Wednesday, August 13, 2008

I Believe in Faeries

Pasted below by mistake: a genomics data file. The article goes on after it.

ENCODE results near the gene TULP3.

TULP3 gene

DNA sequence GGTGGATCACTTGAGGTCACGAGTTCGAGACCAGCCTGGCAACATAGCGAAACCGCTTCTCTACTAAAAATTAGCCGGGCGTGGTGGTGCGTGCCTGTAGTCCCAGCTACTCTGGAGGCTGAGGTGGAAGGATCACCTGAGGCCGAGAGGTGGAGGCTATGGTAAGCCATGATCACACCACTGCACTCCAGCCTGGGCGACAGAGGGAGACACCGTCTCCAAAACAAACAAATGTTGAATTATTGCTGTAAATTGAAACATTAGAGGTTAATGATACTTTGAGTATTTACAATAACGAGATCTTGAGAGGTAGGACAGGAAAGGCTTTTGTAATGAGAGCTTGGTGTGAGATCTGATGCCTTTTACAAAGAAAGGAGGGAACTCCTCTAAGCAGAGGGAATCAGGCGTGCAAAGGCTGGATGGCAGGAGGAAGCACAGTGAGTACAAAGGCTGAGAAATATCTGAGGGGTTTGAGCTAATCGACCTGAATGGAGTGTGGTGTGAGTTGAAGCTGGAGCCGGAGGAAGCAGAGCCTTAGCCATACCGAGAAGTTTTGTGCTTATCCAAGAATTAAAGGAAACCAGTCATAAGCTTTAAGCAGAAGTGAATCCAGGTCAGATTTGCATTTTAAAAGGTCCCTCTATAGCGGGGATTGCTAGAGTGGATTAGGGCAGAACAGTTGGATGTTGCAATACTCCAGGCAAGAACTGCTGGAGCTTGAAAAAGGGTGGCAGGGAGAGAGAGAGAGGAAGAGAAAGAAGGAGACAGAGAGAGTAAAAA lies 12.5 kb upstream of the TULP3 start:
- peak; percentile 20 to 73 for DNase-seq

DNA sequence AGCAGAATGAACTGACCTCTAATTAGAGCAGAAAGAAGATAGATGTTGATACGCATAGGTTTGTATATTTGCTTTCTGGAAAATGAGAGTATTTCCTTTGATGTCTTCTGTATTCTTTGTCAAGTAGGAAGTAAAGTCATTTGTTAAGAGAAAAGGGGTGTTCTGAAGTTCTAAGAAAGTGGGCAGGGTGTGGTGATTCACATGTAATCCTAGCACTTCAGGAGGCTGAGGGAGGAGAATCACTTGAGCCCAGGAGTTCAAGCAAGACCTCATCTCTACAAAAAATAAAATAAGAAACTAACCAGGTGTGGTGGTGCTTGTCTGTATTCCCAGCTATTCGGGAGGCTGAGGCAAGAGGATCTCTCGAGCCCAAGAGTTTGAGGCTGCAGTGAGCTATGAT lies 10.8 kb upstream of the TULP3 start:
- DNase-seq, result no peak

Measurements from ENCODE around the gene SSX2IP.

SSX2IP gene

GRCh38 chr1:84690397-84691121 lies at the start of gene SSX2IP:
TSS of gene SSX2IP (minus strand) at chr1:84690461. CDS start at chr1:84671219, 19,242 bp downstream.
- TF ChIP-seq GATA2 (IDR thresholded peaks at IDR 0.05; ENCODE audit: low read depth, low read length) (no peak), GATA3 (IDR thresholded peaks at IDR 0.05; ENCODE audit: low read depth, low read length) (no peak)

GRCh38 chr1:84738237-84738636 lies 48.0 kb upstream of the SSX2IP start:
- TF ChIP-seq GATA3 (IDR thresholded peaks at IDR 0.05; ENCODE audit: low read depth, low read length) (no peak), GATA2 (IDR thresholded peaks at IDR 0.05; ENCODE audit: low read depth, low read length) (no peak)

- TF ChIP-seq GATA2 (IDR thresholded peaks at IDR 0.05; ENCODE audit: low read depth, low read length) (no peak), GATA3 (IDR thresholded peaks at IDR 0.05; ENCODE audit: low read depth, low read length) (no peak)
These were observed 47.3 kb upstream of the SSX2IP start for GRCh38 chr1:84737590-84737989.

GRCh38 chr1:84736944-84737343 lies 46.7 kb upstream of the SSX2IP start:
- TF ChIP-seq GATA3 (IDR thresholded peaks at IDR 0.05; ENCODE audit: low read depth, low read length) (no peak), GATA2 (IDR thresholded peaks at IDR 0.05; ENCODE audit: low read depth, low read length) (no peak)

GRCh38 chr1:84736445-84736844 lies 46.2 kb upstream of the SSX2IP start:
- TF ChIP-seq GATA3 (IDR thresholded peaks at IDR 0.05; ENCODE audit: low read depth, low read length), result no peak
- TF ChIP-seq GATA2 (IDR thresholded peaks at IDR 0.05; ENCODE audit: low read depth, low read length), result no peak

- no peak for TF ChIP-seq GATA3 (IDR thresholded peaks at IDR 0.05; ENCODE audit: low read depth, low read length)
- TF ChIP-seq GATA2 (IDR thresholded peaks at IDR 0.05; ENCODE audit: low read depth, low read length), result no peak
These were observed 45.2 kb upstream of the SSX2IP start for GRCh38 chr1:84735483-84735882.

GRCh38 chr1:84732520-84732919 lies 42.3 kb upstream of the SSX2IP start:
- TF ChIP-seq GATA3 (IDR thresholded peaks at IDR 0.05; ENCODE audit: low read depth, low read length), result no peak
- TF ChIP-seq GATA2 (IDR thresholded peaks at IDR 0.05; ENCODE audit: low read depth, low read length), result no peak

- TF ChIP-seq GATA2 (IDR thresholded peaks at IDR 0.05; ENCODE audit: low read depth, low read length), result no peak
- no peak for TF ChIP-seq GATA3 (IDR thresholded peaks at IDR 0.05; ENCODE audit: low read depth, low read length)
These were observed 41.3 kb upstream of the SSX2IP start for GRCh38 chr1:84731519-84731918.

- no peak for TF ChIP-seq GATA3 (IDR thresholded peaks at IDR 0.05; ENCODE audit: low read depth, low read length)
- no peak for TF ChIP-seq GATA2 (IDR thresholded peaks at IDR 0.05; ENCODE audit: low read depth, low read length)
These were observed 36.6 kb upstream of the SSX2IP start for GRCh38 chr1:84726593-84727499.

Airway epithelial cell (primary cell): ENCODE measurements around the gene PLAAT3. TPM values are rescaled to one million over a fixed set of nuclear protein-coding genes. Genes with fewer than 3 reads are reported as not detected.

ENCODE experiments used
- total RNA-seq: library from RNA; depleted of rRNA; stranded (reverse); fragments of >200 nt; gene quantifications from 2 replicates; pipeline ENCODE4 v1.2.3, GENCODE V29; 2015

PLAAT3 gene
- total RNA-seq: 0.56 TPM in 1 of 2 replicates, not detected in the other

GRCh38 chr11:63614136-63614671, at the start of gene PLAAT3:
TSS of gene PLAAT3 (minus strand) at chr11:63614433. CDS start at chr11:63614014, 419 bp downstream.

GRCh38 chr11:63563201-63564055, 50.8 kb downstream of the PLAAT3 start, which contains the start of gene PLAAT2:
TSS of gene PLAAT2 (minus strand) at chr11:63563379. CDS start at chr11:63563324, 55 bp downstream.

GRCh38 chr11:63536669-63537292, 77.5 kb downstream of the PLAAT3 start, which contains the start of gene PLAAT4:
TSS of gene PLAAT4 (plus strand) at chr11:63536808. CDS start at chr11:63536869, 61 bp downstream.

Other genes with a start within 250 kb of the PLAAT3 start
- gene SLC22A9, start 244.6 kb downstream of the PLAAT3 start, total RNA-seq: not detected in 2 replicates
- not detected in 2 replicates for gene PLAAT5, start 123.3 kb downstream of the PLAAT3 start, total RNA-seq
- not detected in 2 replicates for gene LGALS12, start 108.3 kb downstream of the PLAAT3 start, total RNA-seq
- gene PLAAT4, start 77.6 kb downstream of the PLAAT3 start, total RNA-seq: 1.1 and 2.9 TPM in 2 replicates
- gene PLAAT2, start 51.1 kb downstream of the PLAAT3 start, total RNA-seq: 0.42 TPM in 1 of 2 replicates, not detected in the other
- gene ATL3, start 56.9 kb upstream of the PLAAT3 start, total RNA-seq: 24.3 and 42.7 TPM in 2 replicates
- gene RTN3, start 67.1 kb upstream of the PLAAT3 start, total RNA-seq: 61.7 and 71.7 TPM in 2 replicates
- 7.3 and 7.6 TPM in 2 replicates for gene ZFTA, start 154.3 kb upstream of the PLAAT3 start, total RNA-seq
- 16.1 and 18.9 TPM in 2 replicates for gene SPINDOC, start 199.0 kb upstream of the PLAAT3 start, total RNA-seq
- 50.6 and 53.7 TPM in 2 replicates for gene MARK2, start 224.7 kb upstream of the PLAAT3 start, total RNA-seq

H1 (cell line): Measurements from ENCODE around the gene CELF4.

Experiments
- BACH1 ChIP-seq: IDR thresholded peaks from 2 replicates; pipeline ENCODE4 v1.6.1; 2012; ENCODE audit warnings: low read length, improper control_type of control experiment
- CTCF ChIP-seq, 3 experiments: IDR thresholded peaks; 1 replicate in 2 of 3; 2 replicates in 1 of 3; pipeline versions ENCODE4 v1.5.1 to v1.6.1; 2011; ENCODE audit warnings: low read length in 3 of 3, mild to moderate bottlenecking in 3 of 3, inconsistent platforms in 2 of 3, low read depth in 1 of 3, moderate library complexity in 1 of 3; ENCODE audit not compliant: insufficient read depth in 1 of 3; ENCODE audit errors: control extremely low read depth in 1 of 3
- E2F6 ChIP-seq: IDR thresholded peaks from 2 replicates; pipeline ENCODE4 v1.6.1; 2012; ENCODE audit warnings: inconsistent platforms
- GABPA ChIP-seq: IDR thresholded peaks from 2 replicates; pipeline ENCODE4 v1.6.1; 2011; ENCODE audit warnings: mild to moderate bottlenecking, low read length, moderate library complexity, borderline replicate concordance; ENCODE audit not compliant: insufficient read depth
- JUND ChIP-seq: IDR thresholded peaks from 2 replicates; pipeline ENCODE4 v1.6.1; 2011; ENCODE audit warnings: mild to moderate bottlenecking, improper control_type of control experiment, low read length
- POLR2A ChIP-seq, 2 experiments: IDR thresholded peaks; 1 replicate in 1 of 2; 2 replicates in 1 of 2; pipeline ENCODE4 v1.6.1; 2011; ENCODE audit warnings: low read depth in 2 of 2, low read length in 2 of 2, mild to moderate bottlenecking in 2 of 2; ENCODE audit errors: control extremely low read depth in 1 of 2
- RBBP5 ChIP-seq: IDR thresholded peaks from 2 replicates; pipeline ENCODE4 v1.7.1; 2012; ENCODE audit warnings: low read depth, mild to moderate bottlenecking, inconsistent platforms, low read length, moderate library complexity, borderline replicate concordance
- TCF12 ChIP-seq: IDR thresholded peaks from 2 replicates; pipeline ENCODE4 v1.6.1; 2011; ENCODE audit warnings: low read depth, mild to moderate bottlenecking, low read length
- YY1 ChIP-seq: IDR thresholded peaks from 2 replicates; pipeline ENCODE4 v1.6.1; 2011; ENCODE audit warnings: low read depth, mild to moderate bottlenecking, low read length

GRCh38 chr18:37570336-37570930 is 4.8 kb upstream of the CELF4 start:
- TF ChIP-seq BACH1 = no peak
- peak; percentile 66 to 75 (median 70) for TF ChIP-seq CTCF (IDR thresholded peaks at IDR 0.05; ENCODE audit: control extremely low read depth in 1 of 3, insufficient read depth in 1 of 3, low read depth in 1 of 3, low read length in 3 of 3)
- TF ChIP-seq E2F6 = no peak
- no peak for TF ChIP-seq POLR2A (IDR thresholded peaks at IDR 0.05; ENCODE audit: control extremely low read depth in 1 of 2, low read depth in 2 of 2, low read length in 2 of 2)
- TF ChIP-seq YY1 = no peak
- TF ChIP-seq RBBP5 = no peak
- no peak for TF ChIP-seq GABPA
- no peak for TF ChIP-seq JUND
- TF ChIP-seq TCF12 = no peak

I recently finished the book Phantastes by George MacDonald. Amazing book. Amazing man. Amazing story. I've read it once before, but, as with many stories, the more often you read it, the more there is to find. It also seems to happen, in God's divine providence, that I read a book and find exactly what I have been needing to understand. Whether I read the particular book by chance I can't really say. It just seems to work out :) This particular book left me with several feelings. The main character, at the end of his journey, says, " Thus I, who set out to find my Ideal, came back rejoicing that I had lost my Shadow." He rejoiced that he has been humbled and rescued. The entire story, in the whimsical, winding, round-about way of faerie land, is about selfless love, humility, acceptance of truth, and true courage. I know I can't do justice to the insights I came to without an elaborate exposition of the plot and many details, but I hope to give a small idea of the wonder of MacDonald's "phantasy" and the beauty and richness of the details. He leaves his readers with a sense of expectancy and hope. His are happy books with happy endings, but never are all the issues fully resolved--the story is never fully explained. It goes on still. Always there is a waiting and a hoping that you, as the reader, will find faerie land yourself. I find myself keeping a watchful eye out for the "mystic mark of red" of the Wise Old Woman and hoping (always hoping). In MacDonald's phantastic worlds, great things are possible. And he calls us, though his characters, to do those things with a great love and a humble heart. Stirrings, deep within us, rise and surge upwards to be fulfilled in loving others. We must be confident in God's for us--that goodness is coming to those who trust Him. "As I lay, with my eyes closed, I began to listen to the sound of the leaves overhead. At first, they made sweet inarticulate music alone; but, by-and-by, the sound seemed to begin to take shape, and to be gradually moulding itself into words; till, at last, I seemed able to distinguish these, half-dissolved in a little ocean of circumfluent tones: 'A great good is coming -- is coming -- is coming to thee.'" "...I know that good is coming to me -- that good is always coming; though few have at all times the simplicity and the courage to believe it. What we call evil, is the only and best shape, which, for the person and his condition at the time, could be assumed by the best good. And so, Farewell." MacDonald's Works on the Web

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